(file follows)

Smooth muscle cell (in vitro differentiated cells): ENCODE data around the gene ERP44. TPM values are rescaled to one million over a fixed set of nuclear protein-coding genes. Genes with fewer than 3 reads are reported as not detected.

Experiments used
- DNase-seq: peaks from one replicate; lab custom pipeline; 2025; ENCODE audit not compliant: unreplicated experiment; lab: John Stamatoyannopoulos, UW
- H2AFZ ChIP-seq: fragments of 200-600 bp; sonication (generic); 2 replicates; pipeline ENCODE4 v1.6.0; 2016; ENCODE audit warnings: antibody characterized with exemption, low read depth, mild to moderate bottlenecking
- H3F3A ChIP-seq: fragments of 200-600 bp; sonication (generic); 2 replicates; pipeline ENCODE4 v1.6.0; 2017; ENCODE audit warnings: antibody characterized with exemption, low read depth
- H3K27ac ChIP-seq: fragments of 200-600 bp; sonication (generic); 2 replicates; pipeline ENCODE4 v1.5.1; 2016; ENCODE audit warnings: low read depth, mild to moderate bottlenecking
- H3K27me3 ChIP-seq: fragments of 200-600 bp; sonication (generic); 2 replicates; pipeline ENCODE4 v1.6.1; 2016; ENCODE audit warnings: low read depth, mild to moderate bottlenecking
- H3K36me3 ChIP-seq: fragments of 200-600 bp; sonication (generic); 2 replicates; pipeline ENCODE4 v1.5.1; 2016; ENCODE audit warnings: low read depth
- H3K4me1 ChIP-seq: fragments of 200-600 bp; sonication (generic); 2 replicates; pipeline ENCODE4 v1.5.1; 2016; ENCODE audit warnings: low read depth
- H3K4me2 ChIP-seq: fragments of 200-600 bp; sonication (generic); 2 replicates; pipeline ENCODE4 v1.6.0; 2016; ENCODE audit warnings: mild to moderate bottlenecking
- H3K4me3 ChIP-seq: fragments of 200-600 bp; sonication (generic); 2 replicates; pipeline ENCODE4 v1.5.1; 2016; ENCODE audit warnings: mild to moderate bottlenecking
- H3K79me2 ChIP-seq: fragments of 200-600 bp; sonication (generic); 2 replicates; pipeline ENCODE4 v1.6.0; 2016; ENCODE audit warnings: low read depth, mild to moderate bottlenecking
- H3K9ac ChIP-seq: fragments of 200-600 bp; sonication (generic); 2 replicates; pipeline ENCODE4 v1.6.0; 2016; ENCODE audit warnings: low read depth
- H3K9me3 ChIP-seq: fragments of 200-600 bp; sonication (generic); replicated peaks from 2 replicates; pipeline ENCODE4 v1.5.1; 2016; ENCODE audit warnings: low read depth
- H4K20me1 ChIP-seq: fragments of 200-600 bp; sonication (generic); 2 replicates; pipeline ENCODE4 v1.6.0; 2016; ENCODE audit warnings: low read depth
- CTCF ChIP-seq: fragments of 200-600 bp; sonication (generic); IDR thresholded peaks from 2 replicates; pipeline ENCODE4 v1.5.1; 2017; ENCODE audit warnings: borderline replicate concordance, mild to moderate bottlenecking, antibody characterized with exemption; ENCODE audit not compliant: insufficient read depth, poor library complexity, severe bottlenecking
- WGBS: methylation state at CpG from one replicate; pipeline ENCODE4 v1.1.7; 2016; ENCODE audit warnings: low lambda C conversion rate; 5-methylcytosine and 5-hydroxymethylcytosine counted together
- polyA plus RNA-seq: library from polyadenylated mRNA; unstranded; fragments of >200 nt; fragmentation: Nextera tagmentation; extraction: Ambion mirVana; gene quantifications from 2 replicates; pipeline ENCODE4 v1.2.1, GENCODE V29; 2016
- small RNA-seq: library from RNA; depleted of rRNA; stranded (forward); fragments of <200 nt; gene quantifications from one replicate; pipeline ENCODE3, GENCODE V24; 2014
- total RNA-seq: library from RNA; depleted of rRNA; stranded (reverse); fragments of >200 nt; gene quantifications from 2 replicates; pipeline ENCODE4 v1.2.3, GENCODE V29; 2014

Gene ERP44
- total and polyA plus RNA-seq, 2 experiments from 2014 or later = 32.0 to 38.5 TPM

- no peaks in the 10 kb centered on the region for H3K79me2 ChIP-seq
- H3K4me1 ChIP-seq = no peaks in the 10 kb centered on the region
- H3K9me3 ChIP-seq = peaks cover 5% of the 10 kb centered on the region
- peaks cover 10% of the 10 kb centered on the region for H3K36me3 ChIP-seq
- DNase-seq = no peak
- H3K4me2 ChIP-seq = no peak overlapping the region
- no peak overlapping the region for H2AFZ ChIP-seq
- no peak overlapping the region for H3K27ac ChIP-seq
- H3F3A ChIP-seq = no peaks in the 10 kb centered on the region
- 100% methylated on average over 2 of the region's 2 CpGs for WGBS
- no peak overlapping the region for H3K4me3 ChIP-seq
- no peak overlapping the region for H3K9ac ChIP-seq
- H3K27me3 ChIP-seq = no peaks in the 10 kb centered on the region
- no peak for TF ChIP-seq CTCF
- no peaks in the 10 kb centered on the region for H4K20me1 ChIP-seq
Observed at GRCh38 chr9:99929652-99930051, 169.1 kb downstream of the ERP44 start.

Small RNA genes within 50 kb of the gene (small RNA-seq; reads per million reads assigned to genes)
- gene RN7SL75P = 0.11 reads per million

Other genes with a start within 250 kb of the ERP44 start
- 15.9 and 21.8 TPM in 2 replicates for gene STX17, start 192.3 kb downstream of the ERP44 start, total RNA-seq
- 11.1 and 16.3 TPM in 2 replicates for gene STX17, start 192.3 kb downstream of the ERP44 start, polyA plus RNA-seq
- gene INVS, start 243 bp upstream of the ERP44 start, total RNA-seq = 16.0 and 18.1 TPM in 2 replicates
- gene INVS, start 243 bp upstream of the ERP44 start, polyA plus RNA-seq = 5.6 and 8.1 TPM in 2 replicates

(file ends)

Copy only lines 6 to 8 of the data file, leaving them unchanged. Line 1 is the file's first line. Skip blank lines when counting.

- H3K27ac ChIP-seq: fragments of 200-600 bp; sonication (generic); 2 replicates; pipeline ENCODE4 v1.5.1; 2016; ENCODE audit warnings: low read depth, mild to moderate bottlenecking
- H3K27me3 ChIP-seq: fragments of 200-600 bp; sonication (generic); 2 replicates; pipeline ENCODE4 v1.6.1; 2016; ENCODE audit warnings: low read depth, mild to moderate bottlenecking
- H3K36me3 ChIP-seq: fragments of 200-600 bp; sonication (generic); 2 replicates; pipeline ENCODE4 v1.5.1; 2016; ENCODE audit warnings: low read depth